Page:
There was a pause.

“A fucking what?”

Dan could picture his boss working up to one of his finest rages, spittle collecting whitely at the corners of his mouth.

“She’s listed as a feature. Legally. So we can’t get rid of her.”

“What are you suggesting then? Wall her up inside that stinking hovel of hers and pretend she doesn’t exist? Talk sense, man.”

“It’s more than that, Dan ploughed ahead. “We have an obligation to  – renovate her.”

“I’m not wasting my money on tarting up some old biddy’s bedroom.”

“No, Sir. It doesn’t mean the room.”

*                      *                      *

The opening of the Oaklands Superior Housing Complex would be a triumph, Dan thought, although he never felt at his most comfortable in a suit. The renovations had gone way over budget, and he doubted whether Mr Stride would want him for future projects. But the building itself was beautiful. And maybe it was time for a change.

In a few hours, the first of the prospective buyers would be shown around. They would be stunned at the sweeping marble staircase and the pristine grounds, then ushered gently up to luxury apartments, slick with chrome and black countertops. Who could remain unmoved by the Japanese-style wetrooms, the walk-in closets, the artful spot-lighting? Much would be made of the light, the space, the whimsical touches that nodded to the building’s heritage.

But Dan suspected that they would never be allowed a glimpse at his favourite part of the house. Miss Davis’s flat had been lavishly remodelled, with underfloor heating and a bath like an enormous oyster shell. It was fit for a queen now.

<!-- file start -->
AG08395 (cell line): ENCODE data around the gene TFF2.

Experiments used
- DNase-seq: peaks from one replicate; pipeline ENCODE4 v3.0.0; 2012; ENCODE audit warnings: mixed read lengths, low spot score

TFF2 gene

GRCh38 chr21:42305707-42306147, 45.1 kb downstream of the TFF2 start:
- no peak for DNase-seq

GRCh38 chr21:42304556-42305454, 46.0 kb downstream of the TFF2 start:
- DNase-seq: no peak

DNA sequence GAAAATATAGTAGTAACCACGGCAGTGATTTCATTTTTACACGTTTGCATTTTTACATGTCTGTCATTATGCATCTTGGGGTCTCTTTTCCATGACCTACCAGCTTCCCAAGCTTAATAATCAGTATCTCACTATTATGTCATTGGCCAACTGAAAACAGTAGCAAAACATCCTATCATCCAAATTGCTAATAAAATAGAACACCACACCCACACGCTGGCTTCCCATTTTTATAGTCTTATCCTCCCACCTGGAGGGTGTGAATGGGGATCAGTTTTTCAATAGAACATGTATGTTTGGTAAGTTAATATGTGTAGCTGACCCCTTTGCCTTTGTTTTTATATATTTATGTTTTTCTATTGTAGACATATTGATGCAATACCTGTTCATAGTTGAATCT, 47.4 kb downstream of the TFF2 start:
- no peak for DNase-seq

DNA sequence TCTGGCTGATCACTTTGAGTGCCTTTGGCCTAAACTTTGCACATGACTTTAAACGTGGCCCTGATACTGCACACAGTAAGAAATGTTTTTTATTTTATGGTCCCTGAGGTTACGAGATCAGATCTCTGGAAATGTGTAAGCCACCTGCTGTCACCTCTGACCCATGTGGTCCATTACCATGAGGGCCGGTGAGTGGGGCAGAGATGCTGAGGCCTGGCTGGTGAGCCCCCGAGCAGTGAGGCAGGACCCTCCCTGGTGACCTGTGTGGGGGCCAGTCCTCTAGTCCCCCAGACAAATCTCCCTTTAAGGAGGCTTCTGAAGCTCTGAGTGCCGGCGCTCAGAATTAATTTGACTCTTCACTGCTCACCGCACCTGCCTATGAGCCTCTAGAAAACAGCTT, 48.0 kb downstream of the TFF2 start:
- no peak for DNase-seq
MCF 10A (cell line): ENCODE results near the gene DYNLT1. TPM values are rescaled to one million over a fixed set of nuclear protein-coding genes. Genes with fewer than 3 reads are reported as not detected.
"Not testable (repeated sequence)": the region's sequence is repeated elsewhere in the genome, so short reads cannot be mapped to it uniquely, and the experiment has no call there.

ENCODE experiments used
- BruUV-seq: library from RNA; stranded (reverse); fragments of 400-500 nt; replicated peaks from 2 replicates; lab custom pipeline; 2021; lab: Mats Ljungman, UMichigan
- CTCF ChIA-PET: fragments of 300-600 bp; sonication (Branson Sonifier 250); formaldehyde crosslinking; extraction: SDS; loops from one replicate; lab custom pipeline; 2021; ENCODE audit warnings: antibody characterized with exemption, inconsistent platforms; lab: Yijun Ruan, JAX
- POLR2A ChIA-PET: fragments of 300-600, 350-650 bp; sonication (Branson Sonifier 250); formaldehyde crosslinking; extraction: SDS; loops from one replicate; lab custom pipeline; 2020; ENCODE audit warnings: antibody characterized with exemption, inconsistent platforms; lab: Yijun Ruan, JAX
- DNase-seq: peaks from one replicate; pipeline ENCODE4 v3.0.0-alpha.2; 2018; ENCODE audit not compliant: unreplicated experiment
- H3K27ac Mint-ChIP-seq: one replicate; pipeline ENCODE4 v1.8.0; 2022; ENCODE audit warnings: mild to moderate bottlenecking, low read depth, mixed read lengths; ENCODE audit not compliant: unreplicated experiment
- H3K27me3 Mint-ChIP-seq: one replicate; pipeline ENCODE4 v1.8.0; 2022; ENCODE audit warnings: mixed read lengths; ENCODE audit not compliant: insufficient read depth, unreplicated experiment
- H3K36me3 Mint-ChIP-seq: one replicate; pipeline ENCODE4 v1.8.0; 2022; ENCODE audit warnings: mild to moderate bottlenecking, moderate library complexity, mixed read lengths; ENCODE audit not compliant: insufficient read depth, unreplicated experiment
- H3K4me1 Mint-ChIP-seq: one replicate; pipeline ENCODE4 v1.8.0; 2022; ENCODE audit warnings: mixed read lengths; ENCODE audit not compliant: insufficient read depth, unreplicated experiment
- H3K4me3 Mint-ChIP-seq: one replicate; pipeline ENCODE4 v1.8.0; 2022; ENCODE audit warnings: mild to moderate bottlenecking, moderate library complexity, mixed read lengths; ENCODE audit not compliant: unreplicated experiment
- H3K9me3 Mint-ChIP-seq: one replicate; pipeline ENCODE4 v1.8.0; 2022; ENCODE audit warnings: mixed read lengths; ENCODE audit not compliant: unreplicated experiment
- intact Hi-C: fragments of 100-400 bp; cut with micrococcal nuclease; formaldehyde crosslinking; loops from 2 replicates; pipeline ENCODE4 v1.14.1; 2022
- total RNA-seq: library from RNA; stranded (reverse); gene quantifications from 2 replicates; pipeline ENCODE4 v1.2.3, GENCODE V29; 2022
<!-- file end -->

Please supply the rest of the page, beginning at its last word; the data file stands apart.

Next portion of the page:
And it had its reigning monarch. Miss Davis herself still sat in her chair (only now it was one with a button to gently lower her to a sitting position) with a view of the freshly-landscaped garden. Her clothes were the epitome of Thirties chic, each piece a vintage original, painstakingly sourced and altered to fit. As Kieran pointed out, she had to be restored in keeping with her historical era, and spent hours with a stack of magazines from each decade of her life, slowly leafing through and waiting for a response. Her eyes lit at the sight of CoCo Chanel.

Kieran had, in fact, taken to the renovation of Miss Davis as though he had been waiting his whole life. He found a podiatrist, who made weekly visits to trim, buff and massage her feet. An optician had suggested glasses for reading, although her eyes were in surprisingly good health. A girl came to the house twice a week to gently shampoo and dry her white hair, as fine and delicate as a baby’s, then coax it into a neat helmet of finger waves. Kieran insisted that maquillage be kept to a subtle minimum, although on Friday and Saturday nights she seemed to like a touch of red lipstick to go with her dark cocktail gown. Her meals came ready to be heated, sprinkled with fresh herbs (supplied) and presented on her original china dinner service by the home help. And at every stage, Kieran had chattered away to her, talking about what had happened, what was happening, what would happen next. She seemed to like the sound of his voice, although she seldom replied. Her reaction to these ministrations was never one of surprise or fear, only gracious and silent acceptance.

Dan climbed the final flight of stairs, and tapped softly at her door.

“Miss Davis?” The door was unlocked and she never moved to answer it, but he wouldn’t have dreamt of simply barging, as he had done all those months ago.

“How are you?” He knelt beside her, catching a whiff of Number Five. “I just wanted to let you know that some people are coming to look at the house today. Everything’s finished, so you’ll have some new neighbours. But don’t worry, nothing will change here for you. This is your home.”

She turned her head to look at him, the white fur of her wrap brushing against her chin. She laid a hand, the wrist encircled elegantly with pearls, on his arm and smiled the same sweet, curious smile she had given him the first time they met.

“Home, yes,” she said, and turned back to the window.